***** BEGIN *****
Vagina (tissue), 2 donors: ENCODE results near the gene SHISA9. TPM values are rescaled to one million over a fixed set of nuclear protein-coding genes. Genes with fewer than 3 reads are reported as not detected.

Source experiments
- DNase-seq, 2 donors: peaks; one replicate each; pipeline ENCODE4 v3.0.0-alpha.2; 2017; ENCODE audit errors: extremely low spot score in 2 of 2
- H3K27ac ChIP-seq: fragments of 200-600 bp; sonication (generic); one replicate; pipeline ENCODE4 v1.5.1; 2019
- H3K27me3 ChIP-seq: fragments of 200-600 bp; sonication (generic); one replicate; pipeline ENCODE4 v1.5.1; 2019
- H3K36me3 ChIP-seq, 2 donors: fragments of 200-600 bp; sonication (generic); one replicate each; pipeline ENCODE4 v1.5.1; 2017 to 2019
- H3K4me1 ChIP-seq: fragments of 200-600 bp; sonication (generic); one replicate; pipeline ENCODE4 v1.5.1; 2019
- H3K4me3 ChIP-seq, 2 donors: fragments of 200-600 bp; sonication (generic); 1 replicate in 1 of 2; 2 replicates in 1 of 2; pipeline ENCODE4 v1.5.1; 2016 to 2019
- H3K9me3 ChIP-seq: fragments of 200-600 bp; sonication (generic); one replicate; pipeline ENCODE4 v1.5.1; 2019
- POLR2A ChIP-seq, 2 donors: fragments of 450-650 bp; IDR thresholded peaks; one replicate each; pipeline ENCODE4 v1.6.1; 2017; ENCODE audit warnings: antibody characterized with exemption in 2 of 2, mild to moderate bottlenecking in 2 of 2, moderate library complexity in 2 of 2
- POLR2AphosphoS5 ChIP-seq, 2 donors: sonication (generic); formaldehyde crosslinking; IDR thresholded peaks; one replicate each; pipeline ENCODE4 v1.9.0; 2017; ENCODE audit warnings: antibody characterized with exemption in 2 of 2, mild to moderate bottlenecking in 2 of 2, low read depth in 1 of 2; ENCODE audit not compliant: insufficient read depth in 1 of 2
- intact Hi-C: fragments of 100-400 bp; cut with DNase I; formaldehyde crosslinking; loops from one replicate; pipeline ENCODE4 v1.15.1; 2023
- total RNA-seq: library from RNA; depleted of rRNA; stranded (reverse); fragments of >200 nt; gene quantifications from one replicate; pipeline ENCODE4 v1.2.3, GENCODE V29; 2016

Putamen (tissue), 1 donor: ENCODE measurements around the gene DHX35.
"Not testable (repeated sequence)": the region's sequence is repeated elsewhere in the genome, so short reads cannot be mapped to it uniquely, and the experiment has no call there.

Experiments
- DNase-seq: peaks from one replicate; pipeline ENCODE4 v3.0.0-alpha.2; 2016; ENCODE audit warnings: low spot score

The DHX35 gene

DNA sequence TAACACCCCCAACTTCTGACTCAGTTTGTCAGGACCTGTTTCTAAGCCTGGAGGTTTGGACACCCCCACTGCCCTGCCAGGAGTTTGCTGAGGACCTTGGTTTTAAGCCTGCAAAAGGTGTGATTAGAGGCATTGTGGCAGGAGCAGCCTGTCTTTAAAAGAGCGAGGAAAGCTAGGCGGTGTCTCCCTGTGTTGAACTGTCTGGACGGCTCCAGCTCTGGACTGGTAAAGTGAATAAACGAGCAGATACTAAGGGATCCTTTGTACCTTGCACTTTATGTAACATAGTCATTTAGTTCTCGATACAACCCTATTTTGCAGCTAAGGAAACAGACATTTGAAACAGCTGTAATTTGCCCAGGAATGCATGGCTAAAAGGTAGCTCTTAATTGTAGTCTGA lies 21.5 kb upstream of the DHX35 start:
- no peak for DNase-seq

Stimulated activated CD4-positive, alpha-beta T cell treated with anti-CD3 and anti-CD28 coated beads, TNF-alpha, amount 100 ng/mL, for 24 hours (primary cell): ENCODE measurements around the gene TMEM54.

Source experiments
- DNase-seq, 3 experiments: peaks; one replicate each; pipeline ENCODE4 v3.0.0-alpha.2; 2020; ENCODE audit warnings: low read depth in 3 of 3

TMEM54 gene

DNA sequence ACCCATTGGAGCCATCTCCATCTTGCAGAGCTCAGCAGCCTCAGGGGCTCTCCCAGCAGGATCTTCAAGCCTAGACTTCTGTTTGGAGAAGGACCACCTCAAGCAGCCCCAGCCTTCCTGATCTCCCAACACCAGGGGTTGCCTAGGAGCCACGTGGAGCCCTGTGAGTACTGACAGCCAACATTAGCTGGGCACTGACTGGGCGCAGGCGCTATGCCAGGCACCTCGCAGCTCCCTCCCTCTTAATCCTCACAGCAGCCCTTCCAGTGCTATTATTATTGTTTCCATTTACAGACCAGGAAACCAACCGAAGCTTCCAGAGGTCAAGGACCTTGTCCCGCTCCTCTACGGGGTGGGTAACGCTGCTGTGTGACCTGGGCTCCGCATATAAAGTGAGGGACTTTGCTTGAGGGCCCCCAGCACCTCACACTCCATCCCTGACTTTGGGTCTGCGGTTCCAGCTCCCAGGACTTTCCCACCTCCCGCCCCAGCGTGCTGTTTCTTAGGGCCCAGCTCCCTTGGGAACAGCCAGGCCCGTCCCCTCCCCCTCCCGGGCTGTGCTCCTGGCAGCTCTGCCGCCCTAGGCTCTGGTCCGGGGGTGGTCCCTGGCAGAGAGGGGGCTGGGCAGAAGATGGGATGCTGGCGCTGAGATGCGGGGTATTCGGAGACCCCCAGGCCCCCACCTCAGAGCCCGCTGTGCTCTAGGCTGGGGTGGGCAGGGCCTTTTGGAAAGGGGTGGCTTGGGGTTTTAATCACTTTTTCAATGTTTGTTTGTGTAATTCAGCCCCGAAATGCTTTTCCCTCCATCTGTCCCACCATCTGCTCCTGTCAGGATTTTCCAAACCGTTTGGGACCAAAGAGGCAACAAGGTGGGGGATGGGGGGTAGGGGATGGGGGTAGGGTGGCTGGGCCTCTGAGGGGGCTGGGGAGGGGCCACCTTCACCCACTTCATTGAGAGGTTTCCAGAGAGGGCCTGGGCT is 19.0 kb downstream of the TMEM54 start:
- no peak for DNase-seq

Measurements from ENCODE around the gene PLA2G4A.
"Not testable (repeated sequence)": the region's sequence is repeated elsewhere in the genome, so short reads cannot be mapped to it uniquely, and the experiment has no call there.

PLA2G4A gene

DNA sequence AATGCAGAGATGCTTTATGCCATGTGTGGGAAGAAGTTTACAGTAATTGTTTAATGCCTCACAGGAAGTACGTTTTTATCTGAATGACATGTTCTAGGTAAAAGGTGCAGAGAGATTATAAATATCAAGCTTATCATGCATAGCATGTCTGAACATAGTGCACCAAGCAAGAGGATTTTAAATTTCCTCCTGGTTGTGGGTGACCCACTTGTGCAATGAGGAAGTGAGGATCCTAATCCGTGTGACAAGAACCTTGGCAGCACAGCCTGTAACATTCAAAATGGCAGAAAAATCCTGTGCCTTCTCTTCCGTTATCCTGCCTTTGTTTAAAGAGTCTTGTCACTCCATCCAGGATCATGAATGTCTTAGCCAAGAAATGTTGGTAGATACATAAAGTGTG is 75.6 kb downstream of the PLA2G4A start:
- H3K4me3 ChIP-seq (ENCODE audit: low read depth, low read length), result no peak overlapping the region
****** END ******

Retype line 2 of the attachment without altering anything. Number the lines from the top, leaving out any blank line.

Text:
Source experiments